Fluid mixing saga Dominik Hello Factorians, Today I would like to talk to you about my favourite subject - fluid mixing and its prevention. It is a new mechanic introduced in 0.17 that seemed quite simple at first, but has been giving me nightmares ever since. A while ago I took on the task of updating the fluid system (FFF-260). The way it works in 0.16 is that the fluid boxes (the thing that holds the fluid and is contained in entities like pipes or refineries) had no organisation whatsoever except their connections. They would sit there and do nothing and then once per update send fluid somewhere. It had it's issues especially with symmetry, and when you happened to put some fluid where it did not belong, you could end up requiring major demolition works. My task was to develop a better algorithm to move the fluids, and a very very optional side task I had in mind was to do something about the fluids getting to wrong places and mixing. We started by organizing the fluid boxes into systems (connected FBs make a system) managed by a special fluid manager, and optimizing the heck out of it (FFF-271). Soon after, I started working on the new algorithm and anti fluid-mixing. Until then nobody really considered preventing the fluid mixing seriously as it did not seem possible. But when I thought about it, it did not seem that hard. The idea is to simply not allow any action that would lead to fluids getting where they are not supposed to go. When you build a steam pipeline, you should not need nor want it to touch another fluid. In principle, it would only require a few quite realistic mechanisms: A connected block of fluid boxes would either be fluid-free, or it would be locked to one fluid. Two such blocks can connect only if they are compatible - either one has no fluid lock, or they have the same fluid. An assembler can only set a recipe if it is compatible with the fluid locks on its fluid boxes. Have a migration from old saves that can contain mixing. By creating the fluid systems right before, number 1 was almost finished and we only needed to assign the lock. It would be set either by a fluid, or by a 'filter', which is a fluidbox that is set to use a fluid - such as a water pump using water, or assembler having some inputs/outputs given by a recipe. After a while I had both the fluid algorithm and the mixing done (FFF-274). The mixing was not that easy (like 5x more complicated) but it worked pretty well. As for the fluid algorithm, V453000 and Twinsen found some issues with waves on a macro scale, and because it was right before releasing the 0.17 experimental, we decided to hold it off on it for the time being (we have a new version now that seems okay, but has to wait for 0.17 becoming stable first). The mixing made it through though and seemed quite finished. It turned out that the work on it was at most one tenth complete. Some difficulties appeared already before the initial release, but that was only a hint of what would come later. One by one, then ten by ten, bugs started coming. The problem is that as often as not, they were not just little issues with simple fixes. Instead, over and over, they turned the current solution on its head and the code had to be completely rewritten in order to account for the new case. As of now, almost exactly half a year and many rewrites later, it is still not fully bug free. The number one issue was with Assembling machines. It turned out that their code was pretty messy and does not simply allow the checks I needed, so it had to be refactored. The next problem was that the check was not only required when setting a recipe on an existing assembler - as I naively thought - but in about one million different situations I would not dream existed. Building a fixed recipe assembler. Reviving an assembler. Rotating. Blueprint of an assembler. Blueprint with a recipe and a rotation placed over a ghost with a non-default rotation during a full moon. Teleport. Script building. Copy-paste settings. Any combination of these. Pretty much every case would go through different paths in the code and behave entirely differently. Fixing one would break another and so tons of tests had to be written. When these cases finally worked, it turned out that doing these operations when they fail (e.g. can’t rotate because it would cause mixing) brings another wave of issues. And then mods come and the complexity multiplies. All this, although in a more simple form, had to be done for all other entities that can use fluid too, such as inserters (mods...). Another number one issue are underground connections. When playing, you would not think twice about them but on a closer look they are all but simple. They have this (cough) uncomfortable feature (want to shoot myself) that you can build another underground pipe between them (or take it out) and a complex reconnection logic jumps in. It means that based on building order, connections are established and reestablished differently. This is a big thing when building a blueprint with many pipes, or loading a save game. But the largest issue is one tiny corner case with huge implications. Have two underground pipes that have different fluids, but are split by a third, and it gets removed. Until now mixing was theoretically completely avoidable, but here it was and there was nothing to stop it. As a result, a new concept is introduced - a blocked connection. An underground connection that would normally connect but can’t. Establishing it is the easier part. But when does it get fixed? An entity miles away gets rotated, that splits a fluid system, disconnecting the blocked connection from a fluid filter on the other side, and the connection should unblock. But even something as simple as a rotation contains fluid fixes and re-establishing of fluid boxes and if it fails, it still fixes the blocked connection in the process and it can’t be undone... You get the picture. And we are still talking about underground pipes, while anything can have underground connections, including said assemblers, which the previous code did not consider at all. The complexity just goes deeper and deeper, and Rseding is probably right that we should have never gone this way at all. So the bug fixing has been basically running in circles - clearing one batch of bugs, thinking that those were the last ones and the ordeal is finally over, only to find another batch (ideally from some bizzare modder idea) a few days later. Many times I wished that mods never existed. Nor multiplayer, or any players at all for that matter. About two months ago all seemed really fine, with basically no reports and just a few crashes in the automated crash reports. At that moment another nightmare materialized in the form of a talented volunteer bug tester named boskid, who took on a personal crusade to break the fluids to dust (I actually imagine him sitting in his dark room with evil laughter, dreaming about making my next day worse than the previous). In all seriousness, he has done a great deal of work with his bug testing, creating bizzare modded cases and testing scripts, and deserves a big thanks. He is actually coming to our offices next week, so follow the news for reports of developers falling out of windows. An example of a nice configuration he found (and I can’t fix). The whole time we were taking the offensive approach to mixing - crash the game when it happens - so that we know about bugs to fix them. Recently we have decided to put a stop to it and have the mixing automatically fix itself once it is detected, eyeing the end of this episode. Right now I have 3 mixing bugs on the list and I am sure those are the last, and mixing will be done (lying to myself is a way to cope with it) and the new fluid algorithm can come soon after :).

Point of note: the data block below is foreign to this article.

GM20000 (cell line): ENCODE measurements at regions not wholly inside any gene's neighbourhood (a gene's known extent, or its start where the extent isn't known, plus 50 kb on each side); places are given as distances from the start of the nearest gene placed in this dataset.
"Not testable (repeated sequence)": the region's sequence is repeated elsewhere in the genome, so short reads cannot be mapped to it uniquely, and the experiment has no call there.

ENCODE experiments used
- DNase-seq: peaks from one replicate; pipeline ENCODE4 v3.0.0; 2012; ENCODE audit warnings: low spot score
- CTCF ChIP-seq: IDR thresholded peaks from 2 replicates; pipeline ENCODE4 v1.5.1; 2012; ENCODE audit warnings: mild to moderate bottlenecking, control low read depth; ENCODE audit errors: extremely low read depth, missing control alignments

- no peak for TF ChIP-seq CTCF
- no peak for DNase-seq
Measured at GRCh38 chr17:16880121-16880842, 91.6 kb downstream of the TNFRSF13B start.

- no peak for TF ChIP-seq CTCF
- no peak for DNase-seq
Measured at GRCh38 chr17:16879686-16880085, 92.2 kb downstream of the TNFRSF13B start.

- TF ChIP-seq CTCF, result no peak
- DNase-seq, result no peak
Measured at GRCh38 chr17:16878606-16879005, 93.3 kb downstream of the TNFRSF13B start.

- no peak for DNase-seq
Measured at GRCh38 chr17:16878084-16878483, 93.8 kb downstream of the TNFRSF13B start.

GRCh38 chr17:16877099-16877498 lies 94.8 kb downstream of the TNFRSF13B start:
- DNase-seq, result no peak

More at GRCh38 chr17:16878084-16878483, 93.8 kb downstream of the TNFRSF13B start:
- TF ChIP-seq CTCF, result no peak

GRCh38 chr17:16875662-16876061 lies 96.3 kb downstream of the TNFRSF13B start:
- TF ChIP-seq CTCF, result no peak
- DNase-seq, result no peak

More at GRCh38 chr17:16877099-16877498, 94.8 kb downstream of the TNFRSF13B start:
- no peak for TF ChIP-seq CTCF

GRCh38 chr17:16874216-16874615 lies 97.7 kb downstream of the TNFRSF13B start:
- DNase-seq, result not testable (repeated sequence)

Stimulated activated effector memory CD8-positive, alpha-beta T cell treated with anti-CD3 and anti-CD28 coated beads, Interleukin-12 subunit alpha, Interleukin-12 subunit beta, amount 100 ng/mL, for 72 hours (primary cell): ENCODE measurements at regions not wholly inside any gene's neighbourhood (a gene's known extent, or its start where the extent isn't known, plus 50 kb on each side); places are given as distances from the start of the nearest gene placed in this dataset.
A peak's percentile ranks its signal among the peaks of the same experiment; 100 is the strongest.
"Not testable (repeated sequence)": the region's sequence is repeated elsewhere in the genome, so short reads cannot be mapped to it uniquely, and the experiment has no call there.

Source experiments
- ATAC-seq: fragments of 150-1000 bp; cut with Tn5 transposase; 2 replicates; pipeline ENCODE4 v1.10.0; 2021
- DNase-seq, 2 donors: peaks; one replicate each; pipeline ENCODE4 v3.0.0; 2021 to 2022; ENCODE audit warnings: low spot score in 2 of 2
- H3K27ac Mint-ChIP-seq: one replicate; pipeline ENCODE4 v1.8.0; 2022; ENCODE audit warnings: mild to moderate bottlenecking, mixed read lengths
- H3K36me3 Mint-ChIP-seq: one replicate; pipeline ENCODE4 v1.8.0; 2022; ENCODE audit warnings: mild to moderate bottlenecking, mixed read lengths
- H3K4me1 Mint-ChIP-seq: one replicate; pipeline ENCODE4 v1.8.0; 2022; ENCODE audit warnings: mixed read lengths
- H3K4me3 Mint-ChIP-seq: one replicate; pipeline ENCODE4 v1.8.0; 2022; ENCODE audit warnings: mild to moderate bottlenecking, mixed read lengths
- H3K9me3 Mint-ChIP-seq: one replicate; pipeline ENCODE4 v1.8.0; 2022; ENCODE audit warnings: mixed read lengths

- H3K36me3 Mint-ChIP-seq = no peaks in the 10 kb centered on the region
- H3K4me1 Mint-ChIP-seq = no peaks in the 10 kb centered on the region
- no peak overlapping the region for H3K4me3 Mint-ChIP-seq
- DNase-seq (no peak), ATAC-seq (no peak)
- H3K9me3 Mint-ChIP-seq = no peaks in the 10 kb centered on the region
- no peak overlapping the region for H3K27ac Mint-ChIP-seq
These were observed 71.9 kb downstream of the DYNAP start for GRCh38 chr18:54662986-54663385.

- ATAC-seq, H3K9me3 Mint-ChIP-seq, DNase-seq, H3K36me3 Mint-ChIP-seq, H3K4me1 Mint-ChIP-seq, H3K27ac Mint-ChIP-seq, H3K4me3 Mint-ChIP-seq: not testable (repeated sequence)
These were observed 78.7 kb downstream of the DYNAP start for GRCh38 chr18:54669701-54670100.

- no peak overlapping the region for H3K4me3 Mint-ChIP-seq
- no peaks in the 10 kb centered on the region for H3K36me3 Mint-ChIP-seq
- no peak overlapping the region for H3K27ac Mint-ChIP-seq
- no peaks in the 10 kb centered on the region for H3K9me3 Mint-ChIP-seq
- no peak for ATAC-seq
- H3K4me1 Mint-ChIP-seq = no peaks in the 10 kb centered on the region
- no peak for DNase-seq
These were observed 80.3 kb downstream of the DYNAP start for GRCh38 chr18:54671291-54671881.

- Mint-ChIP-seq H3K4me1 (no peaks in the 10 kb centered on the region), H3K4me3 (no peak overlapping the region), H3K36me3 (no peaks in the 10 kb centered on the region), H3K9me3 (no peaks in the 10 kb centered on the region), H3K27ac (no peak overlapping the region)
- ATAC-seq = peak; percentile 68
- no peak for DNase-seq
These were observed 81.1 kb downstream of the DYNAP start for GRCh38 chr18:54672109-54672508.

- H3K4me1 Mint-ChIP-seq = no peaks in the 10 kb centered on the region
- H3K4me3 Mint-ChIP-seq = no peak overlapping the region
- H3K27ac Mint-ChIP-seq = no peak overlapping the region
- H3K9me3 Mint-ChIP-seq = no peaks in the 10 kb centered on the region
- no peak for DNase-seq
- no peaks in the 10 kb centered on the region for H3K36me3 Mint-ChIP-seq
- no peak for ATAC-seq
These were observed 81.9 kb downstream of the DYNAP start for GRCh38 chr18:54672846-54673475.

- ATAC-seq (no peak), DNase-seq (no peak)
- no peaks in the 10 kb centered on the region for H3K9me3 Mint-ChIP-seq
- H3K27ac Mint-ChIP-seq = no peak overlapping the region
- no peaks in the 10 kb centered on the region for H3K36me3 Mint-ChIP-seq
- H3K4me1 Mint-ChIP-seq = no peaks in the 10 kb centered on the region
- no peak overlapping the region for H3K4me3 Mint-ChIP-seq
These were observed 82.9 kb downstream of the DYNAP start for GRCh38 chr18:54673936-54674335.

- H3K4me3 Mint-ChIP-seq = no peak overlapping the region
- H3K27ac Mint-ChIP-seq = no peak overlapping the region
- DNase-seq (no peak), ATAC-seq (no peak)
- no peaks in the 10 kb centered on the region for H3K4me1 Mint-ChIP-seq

New Fluid system 2 (Dominik) Hi Factorians, Here is Dominik, with an update on the fluids. This time it is pretty much finished so I can tell you facts instead of just speculations. You will find how the new algorithm will work and some new handy usability features. In FFF-260 I wrote about how it all started, why we are doing it and what the plan is. There was a huge response from you all and I want to thank everyone for their contributions. Let me apologise to redditors, as at the beginning I started responding on the forums and when I realized there is reddit too, there were too many comments for me to handle. The forum users produced many ideas on how the system could work. About third of them was a fluid teleportation, many where known but many were entirely new and interesting. What intrigued me was the large variety of backgrounds they came from - differents kinds of engineers (mechanical, CS, electrical, ...), mathematicians, physicists, and even people with real pipes hands on experience. I won’t go through them here, you can find them on the forums or reddit. There were two proposals on the forum though that were so good that they made it into the game - from quinor and TheYeast. Both of these proposals were very similar and kinda similar to the previous game logic. What it shares is that the mechanic still uses fluid physics simulation and volume in a pipe as a base for the movement calculation. As a result, not much changes on the first glance. What they add though is an emphasis on the fluid network update being independent on the current state (i.e. updating one pipe only depends on state from the last tick) and is therefore independent on evaluation order, which was one of the big pains of the old model that led to sometimes ridiculous junction behavior. Difference between these two was rather small - quinor’s version allowed perfect throughput with 3 passes over the fluidboxes (fluidbox is the thing managing fluids for entities, so I will talk about them), while Yeast’s one was 2 pass with ¼ throughput. What was outstanding though is that TheYeast, a physicist, supported the model with a nice theoretical background and what’s more, he made an amazing JS simulator to test and compare various modification of the model. Because that extra pass in quinor’s version was too high a price for the perfect throughput, I went with TheYeast’s two pass one. Since the old algorithm only used a single pass run by entities for the update, I first needed to overhaul the whole system to allow accommodating the new one. Going from one pass to two passes necessarily means higher complexity, so we made a big effort to optimize everything we could to make sure we will still end up faster than 0.16. Kovarex wrote about it in FFF-271.
Hi Factorians, This is Dominik, and my first FFF post ever! I will use this opportunity to talk to you about the exciting subject of pipes. Yeah, I know, right? Spring came and with it Twinsen, saying "Pipes suck. Two people already tried to fix it and failed, who wants to be next?", and I’m like "Hey, that’s just pipes, you just make a simple simulation, simple AF. I’m in." The conditions were even quite lenient: Fluids get where they should. They should act in a predictable manner, with reasonable splitting/joining in junctions. Fluids can travel instantly, if need be. Respect the pipe throughput limitations. Flow can be viewed on the pipes. Don’t do f**** up stuff like running in a circle indefinitely, sloshing back and forth endlessly etc. Should be faster/more UPS efficient. I am mostly working on the new GUIs, but still, the fact that summer is over and pipes are not done, kinda shows how simple fixing them is. Very naive I was.